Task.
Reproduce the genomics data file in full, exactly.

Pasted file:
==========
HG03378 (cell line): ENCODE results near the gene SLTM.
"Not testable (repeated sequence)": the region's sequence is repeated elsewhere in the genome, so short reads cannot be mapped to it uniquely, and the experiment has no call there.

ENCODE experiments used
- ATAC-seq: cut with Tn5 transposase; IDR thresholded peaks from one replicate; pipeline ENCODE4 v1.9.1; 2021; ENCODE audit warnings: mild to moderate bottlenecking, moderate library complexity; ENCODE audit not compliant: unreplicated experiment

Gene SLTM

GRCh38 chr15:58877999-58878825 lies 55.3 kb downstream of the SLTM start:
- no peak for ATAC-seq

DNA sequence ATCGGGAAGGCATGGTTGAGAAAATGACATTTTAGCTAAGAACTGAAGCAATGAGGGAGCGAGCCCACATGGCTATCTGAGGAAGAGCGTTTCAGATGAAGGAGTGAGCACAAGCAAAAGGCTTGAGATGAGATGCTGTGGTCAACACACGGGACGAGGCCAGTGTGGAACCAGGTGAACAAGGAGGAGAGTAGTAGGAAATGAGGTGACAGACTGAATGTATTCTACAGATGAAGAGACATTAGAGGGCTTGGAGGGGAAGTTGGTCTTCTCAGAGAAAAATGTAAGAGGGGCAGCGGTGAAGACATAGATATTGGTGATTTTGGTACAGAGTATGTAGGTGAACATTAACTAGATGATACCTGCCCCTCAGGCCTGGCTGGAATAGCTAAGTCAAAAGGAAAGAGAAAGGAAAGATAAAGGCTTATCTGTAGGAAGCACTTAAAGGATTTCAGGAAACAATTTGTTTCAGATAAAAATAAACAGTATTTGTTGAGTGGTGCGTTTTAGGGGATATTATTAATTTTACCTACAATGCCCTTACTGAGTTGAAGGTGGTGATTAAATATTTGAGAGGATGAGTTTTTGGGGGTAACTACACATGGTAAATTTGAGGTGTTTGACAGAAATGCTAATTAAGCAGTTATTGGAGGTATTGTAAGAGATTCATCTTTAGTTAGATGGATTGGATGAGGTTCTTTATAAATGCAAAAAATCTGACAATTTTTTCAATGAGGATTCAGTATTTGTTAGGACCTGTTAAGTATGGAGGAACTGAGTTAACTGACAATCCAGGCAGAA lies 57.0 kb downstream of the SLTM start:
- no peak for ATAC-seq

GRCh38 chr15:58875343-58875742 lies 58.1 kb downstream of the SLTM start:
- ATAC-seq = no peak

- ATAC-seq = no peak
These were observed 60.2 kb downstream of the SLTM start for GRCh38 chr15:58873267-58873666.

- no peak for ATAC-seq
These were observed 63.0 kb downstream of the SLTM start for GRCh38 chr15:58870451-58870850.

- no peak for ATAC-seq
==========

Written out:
HG03378 (cell line): ENCODE results near the gene SLTM.
"Not testable (repeated sequence)": the region's sequence is repeated elsewhere in the genome, so short reads cannot be mapped to it uniquely, and the experiment has no call there.

ENCODE experiments used
- ATAC-seq: cut with Tn5 transposase; IDR thresholded peaks from one replicate; pipeline ENCODE4 v1.9.1; 2021; ENCODE audit warnings: mild to moderate bottlenecking, moderate library complexity; ENCODE audit not compliant: unreplicated experiment

Gene SLTM

GRCh38 chr15:58877999-58878825 lies 55.3 kb downstream of the SLTM start:
- no peak for ATAC-seq

DNA sequence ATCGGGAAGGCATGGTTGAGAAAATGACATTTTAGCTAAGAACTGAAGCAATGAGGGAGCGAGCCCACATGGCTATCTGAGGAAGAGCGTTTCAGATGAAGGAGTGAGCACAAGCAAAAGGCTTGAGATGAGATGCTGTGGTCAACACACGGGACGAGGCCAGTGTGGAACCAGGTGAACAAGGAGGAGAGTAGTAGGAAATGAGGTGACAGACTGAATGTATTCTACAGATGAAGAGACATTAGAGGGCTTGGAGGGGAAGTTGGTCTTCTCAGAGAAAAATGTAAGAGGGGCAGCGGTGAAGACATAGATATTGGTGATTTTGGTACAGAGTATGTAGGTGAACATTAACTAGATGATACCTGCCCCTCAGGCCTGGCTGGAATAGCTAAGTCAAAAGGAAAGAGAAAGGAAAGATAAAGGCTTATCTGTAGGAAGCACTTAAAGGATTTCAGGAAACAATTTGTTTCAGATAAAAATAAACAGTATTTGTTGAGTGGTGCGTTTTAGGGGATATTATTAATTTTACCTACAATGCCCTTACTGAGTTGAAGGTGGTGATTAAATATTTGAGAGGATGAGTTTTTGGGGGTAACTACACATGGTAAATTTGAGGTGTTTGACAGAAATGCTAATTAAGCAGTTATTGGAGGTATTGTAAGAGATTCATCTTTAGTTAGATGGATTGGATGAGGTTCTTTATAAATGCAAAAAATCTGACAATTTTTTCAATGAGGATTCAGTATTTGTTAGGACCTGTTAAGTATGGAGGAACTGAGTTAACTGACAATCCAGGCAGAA lies 57.0 kb downstream of the SLTM start:
- no peak for ATAC-seq

GRCh38 chr15:58875343-58875742 lies 58.1 kb downstream of the SLTM start:
- ATAC-seq = no peak

- ATAC-seq = no peak
These were observed 60.2 kb downstream of the SLTM start for GRCh38 chr15:58873267-58873666.

- no peak for ATAC-seq
These were observed 63.0 kb downstream of the SLTM start for GRCh38 chr15:58870451-58870850.

- no peak for ATAC-seq